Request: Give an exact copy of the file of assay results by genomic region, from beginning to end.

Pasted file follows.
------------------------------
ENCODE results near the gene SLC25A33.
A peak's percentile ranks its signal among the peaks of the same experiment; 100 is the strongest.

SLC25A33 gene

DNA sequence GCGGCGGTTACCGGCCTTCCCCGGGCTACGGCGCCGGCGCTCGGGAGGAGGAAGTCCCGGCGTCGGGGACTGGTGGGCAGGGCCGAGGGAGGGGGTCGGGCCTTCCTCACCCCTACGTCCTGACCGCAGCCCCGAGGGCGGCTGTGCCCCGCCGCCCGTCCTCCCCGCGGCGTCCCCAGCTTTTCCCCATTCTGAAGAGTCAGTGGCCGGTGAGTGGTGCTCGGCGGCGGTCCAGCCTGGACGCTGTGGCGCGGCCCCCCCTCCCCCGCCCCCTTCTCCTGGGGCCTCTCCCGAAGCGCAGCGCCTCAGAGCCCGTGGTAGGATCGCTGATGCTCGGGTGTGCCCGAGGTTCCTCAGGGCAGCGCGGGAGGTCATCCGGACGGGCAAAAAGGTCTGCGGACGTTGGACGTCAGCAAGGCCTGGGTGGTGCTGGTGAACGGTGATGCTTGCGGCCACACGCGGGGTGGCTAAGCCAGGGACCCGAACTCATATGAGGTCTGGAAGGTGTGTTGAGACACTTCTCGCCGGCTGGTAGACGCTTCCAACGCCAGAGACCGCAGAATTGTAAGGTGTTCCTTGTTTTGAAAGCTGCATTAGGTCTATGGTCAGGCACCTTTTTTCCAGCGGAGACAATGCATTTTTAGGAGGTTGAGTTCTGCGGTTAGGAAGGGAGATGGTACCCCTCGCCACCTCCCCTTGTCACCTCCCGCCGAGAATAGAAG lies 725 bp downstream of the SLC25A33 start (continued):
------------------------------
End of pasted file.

ENCODE results near the gene SLC25A33.
A peak's percentile ranks its signal among the peaks of the same experiment; 100 is the strongest.

SLC25A33 gene

DNA sequence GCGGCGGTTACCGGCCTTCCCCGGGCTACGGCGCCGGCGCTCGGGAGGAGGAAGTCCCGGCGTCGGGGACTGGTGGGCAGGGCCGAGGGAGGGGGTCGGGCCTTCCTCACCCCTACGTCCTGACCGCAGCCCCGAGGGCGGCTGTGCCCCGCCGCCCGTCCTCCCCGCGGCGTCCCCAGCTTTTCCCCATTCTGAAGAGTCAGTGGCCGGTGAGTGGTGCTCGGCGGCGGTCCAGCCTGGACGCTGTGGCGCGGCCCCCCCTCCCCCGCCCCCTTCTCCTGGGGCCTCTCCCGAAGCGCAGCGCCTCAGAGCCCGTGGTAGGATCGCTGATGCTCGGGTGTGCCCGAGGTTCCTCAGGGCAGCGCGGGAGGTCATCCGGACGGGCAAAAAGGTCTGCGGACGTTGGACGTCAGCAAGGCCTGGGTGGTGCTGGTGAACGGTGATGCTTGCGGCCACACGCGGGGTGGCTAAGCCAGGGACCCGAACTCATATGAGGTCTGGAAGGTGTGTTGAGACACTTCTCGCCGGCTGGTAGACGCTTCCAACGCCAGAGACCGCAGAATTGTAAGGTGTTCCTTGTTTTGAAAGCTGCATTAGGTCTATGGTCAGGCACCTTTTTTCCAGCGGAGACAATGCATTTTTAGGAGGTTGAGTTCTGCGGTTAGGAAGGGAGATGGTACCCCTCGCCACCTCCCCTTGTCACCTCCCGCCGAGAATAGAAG lies 725 bp downstream of the SLC25A33 start (continued):